In mainland Pakistan, which is the Punjab province, support for rights movements like the PTM from the country’s ethnic minorities is hardly in dozens. Out of 110 million people in Punjab, one can count on fingertips those who have shown solidarity with the PTM. The rest are either afraid of the generals or celebrate them as their own, as loyalty to in-group, no matter how unfounded, is a primordial human characteristic. It is perhaps not their fault since it takes a big heart and cognitive liberation to transcend one’s skin and empathize with a stranger.
Speaking of England’s then political parties such as Conservatives and Anarchists in Politics and the English Language, Orwell said, “Political language is designed to make lies sound truthful and murder respectable, and to give an appearance of solidity to pure wind.” In the current political climate of Pakistan, the army is the architect of such political language. Through control of media and use of coercion, it represses the truth. Most political parties except for the PPP’s Bilawal Bhutto, a few leaders of PMLN and Pashtun nationalist parties, such as ANP and PKMAP, are in bed with the generals. Imran’s PTI is complicit in the current crime of repression and murder of the PTM activists.
However, the good news is that the truth does emerge eventually. Power also may shift from oppressors to the oppressed. When the truth emerges and power shifts, then there will be accountability and justice. Until then, there is resistance, even if it is only in the mind.
4 ways in which unarmed insurrections may weather repression in nondemocracies
The emergence of movements or challenges for political change threatens the interests of regimes, especially in nondemocracies or pseudo-democracies. According to Kurt Schock, authorities may respond in four possible ways to these challenges: Ignore, conciliate, reform and repress. When a challenge expands and gains momentum, authorities can not ignore anymore because it undermines their legitimacy. When authorities can no longer ignore the challenge, they seek conciliation. Conciliation may take the form of “symbolic gestures,” channeling or cooptation to encourage challengers to adopt institutionalized political channels such as contesting elections and etcetera.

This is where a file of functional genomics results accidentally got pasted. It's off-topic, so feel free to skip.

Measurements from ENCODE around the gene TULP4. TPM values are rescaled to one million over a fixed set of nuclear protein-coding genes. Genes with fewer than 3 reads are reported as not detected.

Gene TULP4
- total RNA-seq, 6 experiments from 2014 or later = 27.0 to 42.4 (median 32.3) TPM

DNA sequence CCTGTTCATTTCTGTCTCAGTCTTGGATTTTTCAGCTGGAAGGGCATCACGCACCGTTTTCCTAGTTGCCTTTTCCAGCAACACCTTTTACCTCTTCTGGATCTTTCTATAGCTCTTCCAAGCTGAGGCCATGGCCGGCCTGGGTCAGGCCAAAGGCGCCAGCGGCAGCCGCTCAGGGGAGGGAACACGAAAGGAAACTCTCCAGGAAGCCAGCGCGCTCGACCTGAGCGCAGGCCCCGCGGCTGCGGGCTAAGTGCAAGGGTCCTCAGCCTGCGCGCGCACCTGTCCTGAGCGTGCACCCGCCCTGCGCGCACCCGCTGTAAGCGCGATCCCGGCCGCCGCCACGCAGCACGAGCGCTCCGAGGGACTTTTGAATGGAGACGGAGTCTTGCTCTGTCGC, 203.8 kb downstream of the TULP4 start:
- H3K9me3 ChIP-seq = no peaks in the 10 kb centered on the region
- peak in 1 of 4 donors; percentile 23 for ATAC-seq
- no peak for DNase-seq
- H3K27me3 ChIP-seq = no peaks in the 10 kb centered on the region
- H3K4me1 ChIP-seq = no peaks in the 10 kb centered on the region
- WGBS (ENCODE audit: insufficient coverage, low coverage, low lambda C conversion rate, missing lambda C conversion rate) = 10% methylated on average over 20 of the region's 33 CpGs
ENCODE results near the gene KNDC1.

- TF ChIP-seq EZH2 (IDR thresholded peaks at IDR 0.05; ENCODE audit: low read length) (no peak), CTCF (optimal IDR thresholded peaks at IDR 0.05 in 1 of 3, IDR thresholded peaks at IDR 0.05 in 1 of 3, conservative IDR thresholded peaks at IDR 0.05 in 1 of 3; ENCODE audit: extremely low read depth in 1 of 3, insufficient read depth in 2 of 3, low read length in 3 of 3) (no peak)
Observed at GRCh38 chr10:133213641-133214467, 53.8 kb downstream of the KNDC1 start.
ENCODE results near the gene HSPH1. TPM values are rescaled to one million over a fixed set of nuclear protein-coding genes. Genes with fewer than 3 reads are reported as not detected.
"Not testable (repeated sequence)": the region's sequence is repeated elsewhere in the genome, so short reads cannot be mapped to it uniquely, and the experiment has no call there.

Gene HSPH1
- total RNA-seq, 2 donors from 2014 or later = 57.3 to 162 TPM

If conciliation fails, then political reforms may become an option. But the problem with political reforms is that if the authorities introduce reforms, it may encourage the further mobilization of the challenge. Lastly, authorities rely on repression. According to Schock, repression may entail the imposition of negative sanctions, use of force and coercion and violence by proxy. Repression may be used in both democracies and nondemocracies, but Schock argues that it is more pervasive in nondemocracies because most overt challenges pose a direct threat to the regimes.
The question is how may unarmed insurrections survive repression by authoritarian regimes. Shock suggests four possible ways: However, they don’t guarantee the success of the insurrections. If followed, the suggested ways “may increase the likelihood that a challenge will remain resilient in a nondemocratic context.” While adopting these strategies, the challengers should be mindful of their political context. Shock contends, “The factors influencing the trajectories of unarmed insurrections and their interactions are far too complex and subject to the influence of factors beyond the control or recognition of activists and social scientists.”